Ensure that information is clear and accessible as people read through a page. Are buttons easy to click? Can you easily move from one section to another? Utilizing tab navigation allows a user to move through a page using keyboard shortcuts. Most screen readers rely on this feature to make it easy to navigate a website in the right order. Without this in place, a person with disabilities may abandon the page.

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Make Visuals Clear

You may like the bright colors, dark backgrounds, and small text. But if a person can’t read it, they’ll abandon it without reading it. The latest Click-Away Pound Report found that the top reasons for abandonment include:

  • Crowded pages with too much content
  • Poor legibility, including color contrast and text layout
  • Distracting moving images and graphics

Website owners spend a lot of time with their own content and often try to find ways to make it more exciting. Yet the people who visit your site don’t spend nearly the same amount of time and prefer it to be just clear and readable. Stick with simple; it wins every time.

Provide Alternatives to Audio and Video

More people are moving toward audio and video with podcasts and training courses. For the hearing impaired, however, that can be one more reason for abandonment.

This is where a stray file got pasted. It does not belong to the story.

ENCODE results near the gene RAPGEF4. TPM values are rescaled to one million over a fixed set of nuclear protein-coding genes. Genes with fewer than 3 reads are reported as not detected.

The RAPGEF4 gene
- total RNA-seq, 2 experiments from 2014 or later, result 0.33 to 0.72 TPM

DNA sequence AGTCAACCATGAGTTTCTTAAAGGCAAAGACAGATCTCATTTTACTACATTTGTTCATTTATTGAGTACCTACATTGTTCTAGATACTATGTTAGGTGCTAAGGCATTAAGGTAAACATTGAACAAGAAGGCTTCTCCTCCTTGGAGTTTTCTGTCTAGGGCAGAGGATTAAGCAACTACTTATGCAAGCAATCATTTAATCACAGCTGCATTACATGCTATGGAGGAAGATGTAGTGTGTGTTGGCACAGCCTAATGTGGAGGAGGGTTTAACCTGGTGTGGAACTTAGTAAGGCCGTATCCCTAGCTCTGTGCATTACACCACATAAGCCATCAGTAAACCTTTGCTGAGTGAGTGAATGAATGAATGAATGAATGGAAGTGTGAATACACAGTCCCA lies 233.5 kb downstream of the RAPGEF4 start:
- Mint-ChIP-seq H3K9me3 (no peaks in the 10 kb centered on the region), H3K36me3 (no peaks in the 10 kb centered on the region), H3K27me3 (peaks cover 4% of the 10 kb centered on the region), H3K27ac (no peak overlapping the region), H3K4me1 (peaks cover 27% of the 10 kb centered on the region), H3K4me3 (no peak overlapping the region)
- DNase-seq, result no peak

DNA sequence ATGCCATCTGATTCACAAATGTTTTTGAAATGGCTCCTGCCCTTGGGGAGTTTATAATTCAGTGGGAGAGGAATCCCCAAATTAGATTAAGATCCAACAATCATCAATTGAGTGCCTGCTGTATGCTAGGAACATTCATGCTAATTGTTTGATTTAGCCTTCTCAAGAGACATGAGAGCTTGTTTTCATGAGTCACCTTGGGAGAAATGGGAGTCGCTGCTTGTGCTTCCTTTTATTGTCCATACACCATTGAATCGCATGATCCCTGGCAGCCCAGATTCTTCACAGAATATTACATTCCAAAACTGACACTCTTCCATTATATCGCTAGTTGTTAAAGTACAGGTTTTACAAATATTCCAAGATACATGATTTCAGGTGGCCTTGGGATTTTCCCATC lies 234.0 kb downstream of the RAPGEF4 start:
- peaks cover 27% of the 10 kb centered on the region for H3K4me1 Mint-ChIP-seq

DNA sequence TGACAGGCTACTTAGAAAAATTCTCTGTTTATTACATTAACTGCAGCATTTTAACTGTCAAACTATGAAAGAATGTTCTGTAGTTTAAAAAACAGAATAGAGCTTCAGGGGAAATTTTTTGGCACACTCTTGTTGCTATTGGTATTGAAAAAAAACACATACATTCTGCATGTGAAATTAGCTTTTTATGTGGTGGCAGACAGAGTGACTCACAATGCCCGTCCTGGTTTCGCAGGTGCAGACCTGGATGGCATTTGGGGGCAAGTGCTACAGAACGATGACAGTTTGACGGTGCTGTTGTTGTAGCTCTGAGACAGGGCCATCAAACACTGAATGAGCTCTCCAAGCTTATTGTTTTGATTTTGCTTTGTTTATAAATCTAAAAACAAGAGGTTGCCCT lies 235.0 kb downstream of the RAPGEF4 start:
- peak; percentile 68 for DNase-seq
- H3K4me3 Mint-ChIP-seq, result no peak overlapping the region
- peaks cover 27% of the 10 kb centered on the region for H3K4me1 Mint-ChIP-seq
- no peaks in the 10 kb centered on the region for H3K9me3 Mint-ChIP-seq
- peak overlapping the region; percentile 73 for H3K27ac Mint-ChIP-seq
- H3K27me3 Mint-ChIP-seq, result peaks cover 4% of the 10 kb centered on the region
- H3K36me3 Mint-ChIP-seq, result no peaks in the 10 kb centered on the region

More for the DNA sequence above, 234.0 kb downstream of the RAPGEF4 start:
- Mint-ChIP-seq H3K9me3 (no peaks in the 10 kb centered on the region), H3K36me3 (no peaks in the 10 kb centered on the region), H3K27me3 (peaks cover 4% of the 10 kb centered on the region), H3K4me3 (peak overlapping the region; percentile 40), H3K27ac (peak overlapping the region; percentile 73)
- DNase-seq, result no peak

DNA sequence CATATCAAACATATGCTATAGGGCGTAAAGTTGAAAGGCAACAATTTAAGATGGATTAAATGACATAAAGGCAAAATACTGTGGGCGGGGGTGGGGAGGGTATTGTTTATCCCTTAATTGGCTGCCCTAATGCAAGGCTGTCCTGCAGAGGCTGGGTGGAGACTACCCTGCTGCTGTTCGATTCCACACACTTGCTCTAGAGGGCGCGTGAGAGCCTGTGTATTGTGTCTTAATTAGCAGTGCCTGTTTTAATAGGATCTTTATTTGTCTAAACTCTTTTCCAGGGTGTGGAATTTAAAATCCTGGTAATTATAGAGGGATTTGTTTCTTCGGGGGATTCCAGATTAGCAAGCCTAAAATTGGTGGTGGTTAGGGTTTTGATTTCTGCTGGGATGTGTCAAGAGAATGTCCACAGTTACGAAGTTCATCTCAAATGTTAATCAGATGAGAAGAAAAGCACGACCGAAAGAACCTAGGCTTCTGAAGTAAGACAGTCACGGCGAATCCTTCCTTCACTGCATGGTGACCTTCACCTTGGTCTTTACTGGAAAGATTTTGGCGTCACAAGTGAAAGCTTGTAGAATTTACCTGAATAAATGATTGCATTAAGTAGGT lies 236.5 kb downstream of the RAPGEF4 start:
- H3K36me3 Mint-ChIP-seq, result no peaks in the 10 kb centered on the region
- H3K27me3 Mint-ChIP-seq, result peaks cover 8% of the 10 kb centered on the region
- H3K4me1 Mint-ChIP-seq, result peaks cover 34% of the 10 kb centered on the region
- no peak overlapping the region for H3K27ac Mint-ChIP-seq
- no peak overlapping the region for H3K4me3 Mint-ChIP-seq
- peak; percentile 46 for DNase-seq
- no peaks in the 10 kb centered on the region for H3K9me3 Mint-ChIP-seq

Audio-only content can also be provided as text in the form of a transcript. Videos should use captioning. This allows people to consume the data in their preferred method.

Is Your Website ADA Compliant?

There’s no better time to update your website than right now. While ADA compliance will only increase in the future. Putting the necessary guidelines into place now gives your website the added benefits of being more accessible for all visitors and being more SEO-friendly too.

If your company makes reasonable efforts to ensure your website is reasonably accessible by every visitor, you’ll reap the rewards now and for many years to come.